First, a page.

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Jack Welch Leading organizational Change at GE: An environmental analysis

When Jack Welch, the chairman and CEO at GE (General Electric) retired in 2001, he could
look

back

at a very successful career. He became CEO in 1981 at the age of 45. At that

time, GE had a very complex organization structure with considerable bureaucratic rules.
One of his first changes was to initiate a strategy formulation process guideline that each of the
businesses should be No.1 or No.2 in their respective areas. If this was not the case, managers
had the options of fixing the problem, selling their particular business, or closing it. In an effort
to streamline the organization, Welch deleted the sector level and eliminated thousands of
salaried and hourly employee positions. Because of these drastic measures, Welch earned the
nickname Neutron Jack. The re- organization increased the span of management (also called
span of control) for many managers so that they would have 10 or even 15 subordinates.
The restructuring was followed by changing the environment and the managerial styles of GEs
managers. One such program was the Work-Out program. Groups of managers were
assembled to share their views in three-day sessions. At the beginning of the meetings, the
superior presented the challenges for his or her organizational unit. Then the boss had to leave,
requesting the groups to find solutions to the problems. Facilitators helped these discussions. On
the last day, the superior was presented with problem solutions. The manager then had three
choices: to accept the proposal, not to accept it, or collect more information. This process put
great pressure on the superior to make decisions.
Another program to improve the effectiveness and efficiency was the Best Practices program.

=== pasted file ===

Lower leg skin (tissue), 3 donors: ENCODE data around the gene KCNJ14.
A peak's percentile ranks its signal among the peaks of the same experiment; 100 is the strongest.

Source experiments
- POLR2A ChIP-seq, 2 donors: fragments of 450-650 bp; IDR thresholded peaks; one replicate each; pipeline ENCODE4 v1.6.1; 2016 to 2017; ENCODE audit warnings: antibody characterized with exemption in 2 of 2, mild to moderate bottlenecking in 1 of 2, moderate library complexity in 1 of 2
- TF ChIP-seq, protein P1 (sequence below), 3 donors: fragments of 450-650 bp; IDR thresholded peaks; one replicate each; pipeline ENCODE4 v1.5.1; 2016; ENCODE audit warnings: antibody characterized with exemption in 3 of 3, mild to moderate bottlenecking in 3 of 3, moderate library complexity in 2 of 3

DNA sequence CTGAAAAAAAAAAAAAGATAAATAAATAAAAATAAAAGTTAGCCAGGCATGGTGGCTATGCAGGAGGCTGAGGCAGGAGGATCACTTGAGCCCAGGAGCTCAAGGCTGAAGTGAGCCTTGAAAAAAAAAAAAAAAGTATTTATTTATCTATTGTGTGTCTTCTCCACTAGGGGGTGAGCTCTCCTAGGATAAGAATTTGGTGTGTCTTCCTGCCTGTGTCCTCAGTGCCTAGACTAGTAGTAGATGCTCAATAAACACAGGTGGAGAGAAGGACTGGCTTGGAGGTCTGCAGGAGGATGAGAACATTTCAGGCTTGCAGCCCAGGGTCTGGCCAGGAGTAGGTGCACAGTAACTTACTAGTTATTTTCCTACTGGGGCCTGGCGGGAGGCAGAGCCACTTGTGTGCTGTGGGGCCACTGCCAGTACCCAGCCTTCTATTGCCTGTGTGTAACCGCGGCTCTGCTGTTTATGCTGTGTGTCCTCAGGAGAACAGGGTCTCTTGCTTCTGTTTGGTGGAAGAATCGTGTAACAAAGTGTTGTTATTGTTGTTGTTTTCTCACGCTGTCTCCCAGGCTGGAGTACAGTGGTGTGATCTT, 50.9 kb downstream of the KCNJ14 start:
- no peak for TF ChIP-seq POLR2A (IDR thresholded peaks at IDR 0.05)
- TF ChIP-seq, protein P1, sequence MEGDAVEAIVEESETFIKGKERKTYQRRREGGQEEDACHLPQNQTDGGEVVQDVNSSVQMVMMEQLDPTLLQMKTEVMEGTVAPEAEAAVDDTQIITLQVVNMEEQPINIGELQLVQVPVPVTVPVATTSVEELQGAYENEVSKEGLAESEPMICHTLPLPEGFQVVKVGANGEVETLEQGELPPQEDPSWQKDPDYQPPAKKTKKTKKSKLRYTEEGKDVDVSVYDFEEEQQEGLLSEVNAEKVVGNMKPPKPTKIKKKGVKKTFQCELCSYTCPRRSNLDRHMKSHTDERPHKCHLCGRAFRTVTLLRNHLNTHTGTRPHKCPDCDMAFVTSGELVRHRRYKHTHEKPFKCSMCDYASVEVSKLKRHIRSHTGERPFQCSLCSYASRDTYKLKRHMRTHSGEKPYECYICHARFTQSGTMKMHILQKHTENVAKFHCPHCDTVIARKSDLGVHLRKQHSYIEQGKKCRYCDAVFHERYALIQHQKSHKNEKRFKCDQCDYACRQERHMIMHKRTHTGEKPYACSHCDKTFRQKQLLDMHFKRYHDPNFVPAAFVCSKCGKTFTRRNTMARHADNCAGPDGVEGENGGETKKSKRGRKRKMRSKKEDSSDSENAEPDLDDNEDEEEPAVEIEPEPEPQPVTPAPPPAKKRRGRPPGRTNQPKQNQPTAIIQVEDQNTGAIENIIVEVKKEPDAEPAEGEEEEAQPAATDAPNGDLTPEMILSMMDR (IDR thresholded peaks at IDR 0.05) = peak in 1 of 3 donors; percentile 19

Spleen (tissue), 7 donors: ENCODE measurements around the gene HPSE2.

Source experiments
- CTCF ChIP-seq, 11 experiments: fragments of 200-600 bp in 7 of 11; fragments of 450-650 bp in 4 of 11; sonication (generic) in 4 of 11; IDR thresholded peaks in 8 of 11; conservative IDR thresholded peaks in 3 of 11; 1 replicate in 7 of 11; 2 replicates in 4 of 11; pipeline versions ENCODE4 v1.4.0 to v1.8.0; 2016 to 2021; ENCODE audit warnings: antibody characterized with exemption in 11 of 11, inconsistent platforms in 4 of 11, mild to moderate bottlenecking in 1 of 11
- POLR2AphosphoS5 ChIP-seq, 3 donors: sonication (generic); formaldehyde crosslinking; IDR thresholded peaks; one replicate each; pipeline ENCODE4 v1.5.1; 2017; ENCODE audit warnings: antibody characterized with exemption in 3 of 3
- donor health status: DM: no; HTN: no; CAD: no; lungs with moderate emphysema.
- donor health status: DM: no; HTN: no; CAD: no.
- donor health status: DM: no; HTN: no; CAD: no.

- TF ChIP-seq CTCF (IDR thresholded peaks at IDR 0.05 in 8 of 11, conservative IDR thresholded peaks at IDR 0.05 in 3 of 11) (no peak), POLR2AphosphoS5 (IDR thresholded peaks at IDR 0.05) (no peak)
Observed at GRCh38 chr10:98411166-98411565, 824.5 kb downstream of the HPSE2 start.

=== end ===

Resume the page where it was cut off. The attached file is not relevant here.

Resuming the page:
The aim was to learn from other companies how they obtained customer satisfaction, how they
related to their suppliers, and in what ways they developed new products. This helped the GE
people to focus on the processes in their operations that would improve the companys
performance.
Jack Welch was personally involved in developing managers at GEs training center in
Crotonville. Leaders, Welch suggested, are not only those who achieve results, but also those
who share the values of the companythose managers received highest ranking. Managers who
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shared the company values but did not achieve the results got another opportunity to improve
their performance. On the other hand, managers who achieved results but did not share the
values received coaching that had the aim of changing their value orientation. There was little
hope for those types of managers who did not achieve the results, nor shared the companys
values.
The stretch initiative emphasized dream targets with little consideration of how to achieve
them. This approach is similar to setting creative objectives used in some MBO programs by
other companies. These dream targets did not replace the traditional objective-setting approach,
but supplemented it.
To improve the quality, the Six Sigma approach, which was used by Motorola Inc., was
introduced at GE. The Six Sigma program suggested that the quality should not exceed 3-4
defects for a million operations. Managers were required to participate in the program and their
bonuses were related to the achievement of the quality level. With the strong conviction of
relating performance to rewards, an appraisal systems was also introduced that ranked employees
into five categories ranging from the top per cent to the bottom 10 per cent. The top 25 per cent
got stock option as their reward.
While some managers were in favor of the organizational transformation because they felt
greater freedom, rewards for good performance and value sharing, other saw flaws in the system.
Questions:
1. Do you think it is ethical to engage in restructuring and delayering resulting in massive
reduction of positions?
2. Why would other companies agree to study their best practices being studied in todays
turbulent environment.
3. What do you think of evaluating the performance of managers not only on the achievement of
results, but also on the degree to which they respond to the environmental factors.
4. How would you feel of the marketing environment for Jack Welch,Comment.